The U.S. oil giant, Chevron, announced this Thursday it shut its offshore gas platform Tamar, off the coasts of Gaza. The shut was due to threats of attack by group Hamas, amid the intensification of the Israel-Gaza conflict.
Firstly, according to the Times of Israel, Chevron shut Tamar at Israel’s request. In fact, the company told to S&P Global, that they acted “in accordance with instructions received from the Ministry of Energy (of Israel). We have shut in and depressurized the Tamar platform.”
Secondly, the company outlined that “it is our top priority to keep the safety of our personnel, our facilities, and the environment of the communities in which we operate. We are closely monitoring the situation and focusing on the safe and reliable supply of gas for the benefit of the Israeli domestic market.”
However, the Israeli Energy Minister denied to have any meaningful connection with the Tamar shut or the Hamas threat of targeting Chevron’s asset. Nevertheless, Yuval Steinitz recognized he gave the order to halt operations at Tamar on Tuesday as an “extra precaution.”
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Tamar has been shut in the past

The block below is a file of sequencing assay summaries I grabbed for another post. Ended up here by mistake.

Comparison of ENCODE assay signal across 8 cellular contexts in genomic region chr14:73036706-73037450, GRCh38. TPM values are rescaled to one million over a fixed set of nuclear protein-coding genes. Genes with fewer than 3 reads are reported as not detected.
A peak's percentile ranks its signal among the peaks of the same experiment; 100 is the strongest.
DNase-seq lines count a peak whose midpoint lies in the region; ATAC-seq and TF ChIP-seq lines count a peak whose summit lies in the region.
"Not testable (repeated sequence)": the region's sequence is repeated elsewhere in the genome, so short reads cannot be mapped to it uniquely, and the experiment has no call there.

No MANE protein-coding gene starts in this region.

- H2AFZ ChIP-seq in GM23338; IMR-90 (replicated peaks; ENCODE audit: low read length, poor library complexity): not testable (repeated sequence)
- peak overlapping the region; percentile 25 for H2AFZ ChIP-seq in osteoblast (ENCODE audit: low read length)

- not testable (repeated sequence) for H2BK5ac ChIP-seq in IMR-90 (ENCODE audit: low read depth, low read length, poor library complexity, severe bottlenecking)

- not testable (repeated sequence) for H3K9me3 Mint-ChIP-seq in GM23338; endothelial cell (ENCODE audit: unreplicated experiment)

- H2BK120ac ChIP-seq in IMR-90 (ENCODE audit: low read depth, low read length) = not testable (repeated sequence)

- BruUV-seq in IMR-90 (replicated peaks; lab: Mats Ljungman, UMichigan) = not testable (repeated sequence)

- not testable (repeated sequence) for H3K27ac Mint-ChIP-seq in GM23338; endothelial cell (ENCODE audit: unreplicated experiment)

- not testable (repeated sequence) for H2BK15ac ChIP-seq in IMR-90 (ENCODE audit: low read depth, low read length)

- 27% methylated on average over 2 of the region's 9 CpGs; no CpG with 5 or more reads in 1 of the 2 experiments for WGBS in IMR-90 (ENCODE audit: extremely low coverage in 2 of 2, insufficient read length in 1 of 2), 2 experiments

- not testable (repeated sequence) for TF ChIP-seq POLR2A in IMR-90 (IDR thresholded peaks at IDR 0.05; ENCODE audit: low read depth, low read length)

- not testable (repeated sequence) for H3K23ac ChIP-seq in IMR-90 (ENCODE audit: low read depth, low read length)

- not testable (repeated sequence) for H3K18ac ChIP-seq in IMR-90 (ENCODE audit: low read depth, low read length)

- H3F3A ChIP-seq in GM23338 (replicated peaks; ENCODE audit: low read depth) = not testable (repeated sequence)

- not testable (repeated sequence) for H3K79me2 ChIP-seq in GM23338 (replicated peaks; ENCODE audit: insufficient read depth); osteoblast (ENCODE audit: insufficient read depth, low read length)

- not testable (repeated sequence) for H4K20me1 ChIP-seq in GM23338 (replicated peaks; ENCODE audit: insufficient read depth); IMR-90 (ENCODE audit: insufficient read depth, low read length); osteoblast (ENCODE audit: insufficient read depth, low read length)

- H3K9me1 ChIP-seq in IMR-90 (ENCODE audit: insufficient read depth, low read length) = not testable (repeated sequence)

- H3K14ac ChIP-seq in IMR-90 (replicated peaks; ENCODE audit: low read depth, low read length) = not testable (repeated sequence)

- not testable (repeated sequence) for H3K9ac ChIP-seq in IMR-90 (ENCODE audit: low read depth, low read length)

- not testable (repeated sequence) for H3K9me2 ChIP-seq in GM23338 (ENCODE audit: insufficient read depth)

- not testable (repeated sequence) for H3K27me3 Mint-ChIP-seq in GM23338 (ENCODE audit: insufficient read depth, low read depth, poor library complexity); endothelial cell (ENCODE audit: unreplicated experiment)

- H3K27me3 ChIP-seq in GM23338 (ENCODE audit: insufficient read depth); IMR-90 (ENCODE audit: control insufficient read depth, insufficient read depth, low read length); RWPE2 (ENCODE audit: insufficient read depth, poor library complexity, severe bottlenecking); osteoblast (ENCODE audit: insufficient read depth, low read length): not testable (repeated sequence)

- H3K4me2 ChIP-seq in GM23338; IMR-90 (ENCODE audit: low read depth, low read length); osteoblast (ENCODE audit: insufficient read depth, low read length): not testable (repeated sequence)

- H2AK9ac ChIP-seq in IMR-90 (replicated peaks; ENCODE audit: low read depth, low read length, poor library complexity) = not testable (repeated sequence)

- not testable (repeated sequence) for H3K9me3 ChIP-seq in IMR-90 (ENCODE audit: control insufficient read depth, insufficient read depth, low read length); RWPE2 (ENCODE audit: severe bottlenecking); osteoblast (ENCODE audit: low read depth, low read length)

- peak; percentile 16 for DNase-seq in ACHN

Indeed, in a statement, Energy Minister’s office said. “The minister did so by virtue of his authority, after consulting with security officials and experts in the energy sector. We are taking various steps to ensure the continuation of the gas supply to power plants for industrial factories throughout the country.”
Moreover, according to the TOI, the Izz ad-Din al-Qassam Brigades; which is the armed wing of Hamas, said on Wednesday they “targeted a Zionist gas platform off the coasts of Gaza.” Nevertheless, activities at the larger gas field of Leviathan, off the coasts of Israel continues to operate.
On the other hand, this is not the first time Chevron shuts Tamar gas field. Steinitz also ordered operations to stop there, back in May, 2019. Back then, Tamar was the only natural gas source for Israel, as the country hadn’t initiated the Leviathan field.
Finally, Chevron gas a participation of 39,66% in Tamar, after it acquired it from Noble Energy. As the armed conflict between Gaza and Israel intensifies, hits on energy assets are a common thing, even offshore. In recent days, a tank in the region Ashkelon was hit by a rocket.